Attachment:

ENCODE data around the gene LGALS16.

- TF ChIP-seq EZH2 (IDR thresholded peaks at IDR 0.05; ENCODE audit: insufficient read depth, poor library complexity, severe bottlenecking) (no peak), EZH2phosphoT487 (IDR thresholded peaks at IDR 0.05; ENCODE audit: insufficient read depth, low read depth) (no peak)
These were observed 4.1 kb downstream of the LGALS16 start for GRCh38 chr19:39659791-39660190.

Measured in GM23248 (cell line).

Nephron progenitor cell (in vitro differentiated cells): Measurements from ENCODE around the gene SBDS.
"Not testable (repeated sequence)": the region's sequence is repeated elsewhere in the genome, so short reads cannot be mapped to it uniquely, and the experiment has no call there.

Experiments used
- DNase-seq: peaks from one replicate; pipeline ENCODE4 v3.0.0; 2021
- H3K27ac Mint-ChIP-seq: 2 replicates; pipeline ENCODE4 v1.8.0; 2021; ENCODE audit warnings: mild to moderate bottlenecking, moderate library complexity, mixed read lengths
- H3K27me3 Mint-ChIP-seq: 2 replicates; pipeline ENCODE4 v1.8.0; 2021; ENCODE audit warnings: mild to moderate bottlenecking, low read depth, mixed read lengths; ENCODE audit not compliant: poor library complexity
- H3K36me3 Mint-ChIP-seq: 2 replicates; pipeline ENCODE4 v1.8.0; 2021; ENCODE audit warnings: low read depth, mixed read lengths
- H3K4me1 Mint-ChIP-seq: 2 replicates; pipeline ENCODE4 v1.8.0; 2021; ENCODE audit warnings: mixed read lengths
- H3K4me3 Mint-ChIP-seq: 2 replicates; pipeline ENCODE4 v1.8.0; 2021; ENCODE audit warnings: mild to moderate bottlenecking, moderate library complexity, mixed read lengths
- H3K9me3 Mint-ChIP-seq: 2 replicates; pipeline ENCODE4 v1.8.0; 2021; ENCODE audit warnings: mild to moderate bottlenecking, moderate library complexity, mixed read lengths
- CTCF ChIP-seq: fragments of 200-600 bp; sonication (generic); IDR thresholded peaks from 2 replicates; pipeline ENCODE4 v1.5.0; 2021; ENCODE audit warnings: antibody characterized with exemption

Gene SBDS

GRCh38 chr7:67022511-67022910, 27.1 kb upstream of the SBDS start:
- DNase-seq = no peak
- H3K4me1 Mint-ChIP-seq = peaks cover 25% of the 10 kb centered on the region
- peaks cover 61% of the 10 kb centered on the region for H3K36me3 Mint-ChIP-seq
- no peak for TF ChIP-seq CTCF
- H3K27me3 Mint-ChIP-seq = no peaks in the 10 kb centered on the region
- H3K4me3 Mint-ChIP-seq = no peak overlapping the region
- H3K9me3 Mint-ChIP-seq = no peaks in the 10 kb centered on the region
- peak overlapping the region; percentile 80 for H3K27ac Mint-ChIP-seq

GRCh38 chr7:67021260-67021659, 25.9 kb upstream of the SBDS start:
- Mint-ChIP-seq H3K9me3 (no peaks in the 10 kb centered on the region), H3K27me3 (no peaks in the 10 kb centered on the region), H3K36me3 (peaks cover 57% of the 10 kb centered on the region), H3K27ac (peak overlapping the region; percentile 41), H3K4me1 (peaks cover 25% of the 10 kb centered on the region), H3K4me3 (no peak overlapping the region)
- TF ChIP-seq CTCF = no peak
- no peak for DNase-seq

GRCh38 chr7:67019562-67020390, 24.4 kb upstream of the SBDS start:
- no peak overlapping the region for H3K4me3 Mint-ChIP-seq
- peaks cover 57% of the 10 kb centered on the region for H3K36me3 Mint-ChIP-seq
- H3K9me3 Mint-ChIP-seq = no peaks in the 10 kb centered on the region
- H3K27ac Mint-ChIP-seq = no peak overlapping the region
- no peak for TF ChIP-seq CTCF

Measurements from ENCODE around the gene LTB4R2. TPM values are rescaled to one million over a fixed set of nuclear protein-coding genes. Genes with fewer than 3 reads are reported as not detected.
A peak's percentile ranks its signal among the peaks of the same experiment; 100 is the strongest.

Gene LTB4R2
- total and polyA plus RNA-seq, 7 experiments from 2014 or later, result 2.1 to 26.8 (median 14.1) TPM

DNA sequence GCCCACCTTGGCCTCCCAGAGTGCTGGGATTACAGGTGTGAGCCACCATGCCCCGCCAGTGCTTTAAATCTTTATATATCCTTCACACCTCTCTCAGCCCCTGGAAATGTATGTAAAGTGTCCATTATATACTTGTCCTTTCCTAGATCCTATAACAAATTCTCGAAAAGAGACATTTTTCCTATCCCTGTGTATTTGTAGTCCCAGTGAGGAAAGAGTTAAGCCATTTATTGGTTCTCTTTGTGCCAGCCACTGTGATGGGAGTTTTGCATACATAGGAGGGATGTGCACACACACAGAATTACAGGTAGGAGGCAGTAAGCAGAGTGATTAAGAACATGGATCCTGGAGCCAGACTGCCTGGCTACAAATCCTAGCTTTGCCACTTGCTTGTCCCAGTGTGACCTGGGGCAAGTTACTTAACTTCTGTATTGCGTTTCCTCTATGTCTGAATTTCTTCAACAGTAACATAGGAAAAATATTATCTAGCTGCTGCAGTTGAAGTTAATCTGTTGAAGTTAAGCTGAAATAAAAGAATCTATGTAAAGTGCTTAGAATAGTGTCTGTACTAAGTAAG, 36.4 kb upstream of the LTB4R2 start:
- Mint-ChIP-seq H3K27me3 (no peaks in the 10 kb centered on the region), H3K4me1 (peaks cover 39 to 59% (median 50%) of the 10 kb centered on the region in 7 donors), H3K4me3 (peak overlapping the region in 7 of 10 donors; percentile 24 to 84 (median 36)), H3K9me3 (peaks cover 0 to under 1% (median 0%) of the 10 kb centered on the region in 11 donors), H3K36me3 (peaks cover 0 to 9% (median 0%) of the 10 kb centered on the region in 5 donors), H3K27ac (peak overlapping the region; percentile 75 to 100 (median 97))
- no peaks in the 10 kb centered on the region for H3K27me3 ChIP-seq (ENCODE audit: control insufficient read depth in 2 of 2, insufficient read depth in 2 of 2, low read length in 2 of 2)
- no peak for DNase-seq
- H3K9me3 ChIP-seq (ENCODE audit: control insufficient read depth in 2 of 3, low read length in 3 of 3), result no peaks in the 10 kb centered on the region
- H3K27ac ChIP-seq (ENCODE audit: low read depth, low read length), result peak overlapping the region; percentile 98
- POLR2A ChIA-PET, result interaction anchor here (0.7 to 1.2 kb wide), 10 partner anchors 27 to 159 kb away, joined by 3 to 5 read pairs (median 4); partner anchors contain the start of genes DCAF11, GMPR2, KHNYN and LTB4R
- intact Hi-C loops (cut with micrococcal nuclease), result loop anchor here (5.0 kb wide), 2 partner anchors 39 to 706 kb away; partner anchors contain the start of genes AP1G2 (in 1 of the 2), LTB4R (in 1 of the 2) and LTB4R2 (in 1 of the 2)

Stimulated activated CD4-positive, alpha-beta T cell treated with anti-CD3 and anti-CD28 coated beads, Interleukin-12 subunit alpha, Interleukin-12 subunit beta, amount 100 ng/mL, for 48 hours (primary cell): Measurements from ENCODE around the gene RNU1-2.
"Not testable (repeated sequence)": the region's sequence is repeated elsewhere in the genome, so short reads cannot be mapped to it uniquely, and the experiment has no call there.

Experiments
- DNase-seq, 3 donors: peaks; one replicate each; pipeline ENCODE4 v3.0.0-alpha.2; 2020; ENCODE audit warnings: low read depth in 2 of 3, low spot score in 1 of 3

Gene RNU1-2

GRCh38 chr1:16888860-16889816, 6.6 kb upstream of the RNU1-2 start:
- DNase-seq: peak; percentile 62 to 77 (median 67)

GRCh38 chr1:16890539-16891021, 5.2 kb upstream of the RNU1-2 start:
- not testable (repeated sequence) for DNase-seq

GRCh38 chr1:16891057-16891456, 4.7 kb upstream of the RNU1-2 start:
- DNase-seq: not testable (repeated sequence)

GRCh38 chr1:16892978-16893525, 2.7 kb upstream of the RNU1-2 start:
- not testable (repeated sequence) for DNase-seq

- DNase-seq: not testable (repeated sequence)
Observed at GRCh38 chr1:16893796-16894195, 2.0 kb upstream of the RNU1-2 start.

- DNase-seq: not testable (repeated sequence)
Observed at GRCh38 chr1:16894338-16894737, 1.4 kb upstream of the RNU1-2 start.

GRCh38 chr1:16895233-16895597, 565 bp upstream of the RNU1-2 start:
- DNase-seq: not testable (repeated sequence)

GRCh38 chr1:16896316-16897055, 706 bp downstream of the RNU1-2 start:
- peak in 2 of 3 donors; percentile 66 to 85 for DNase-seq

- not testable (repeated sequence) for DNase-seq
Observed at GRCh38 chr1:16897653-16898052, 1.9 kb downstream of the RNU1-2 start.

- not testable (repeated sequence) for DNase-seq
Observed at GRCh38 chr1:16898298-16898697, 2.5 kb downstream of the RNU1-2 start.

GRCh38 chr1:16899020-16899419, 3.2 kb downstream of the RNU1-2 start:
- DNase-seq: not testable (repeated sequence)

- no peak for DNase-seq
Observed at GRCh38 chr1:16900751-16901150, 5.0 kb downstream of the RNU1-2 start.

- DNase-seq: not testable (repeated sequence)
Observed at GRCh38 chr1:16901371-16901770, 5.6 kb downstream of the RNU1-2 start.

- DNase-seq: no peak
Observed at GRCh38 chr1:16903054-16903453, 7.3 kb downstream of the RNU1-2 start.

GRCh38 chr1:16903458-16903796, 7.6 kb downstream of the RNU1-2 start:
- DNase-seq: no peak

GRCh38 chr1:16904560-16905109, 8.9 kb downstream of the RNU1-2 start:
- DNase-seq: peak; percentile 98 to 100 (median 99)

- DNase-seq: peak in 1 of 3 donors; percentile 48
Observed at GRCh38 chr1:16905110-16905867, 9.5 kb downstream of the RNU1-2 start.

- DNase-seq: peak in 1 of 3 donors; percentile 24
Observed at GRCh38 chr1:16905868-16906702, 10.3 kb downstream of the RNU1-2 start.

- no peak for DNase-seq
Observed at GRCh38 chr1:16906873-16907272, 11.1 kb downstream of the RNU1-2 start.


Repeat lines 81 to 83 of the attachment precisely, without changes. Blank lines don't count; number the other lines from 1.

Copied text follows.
GRCh38 chr1:16903458-16903796, 7.6 kb downstream of the RNU1-2 start:
- DNase-seq: no peak

GRCh38 chr1:16904560-16905109, 8.9 kb downstream of the RNU1-2 start: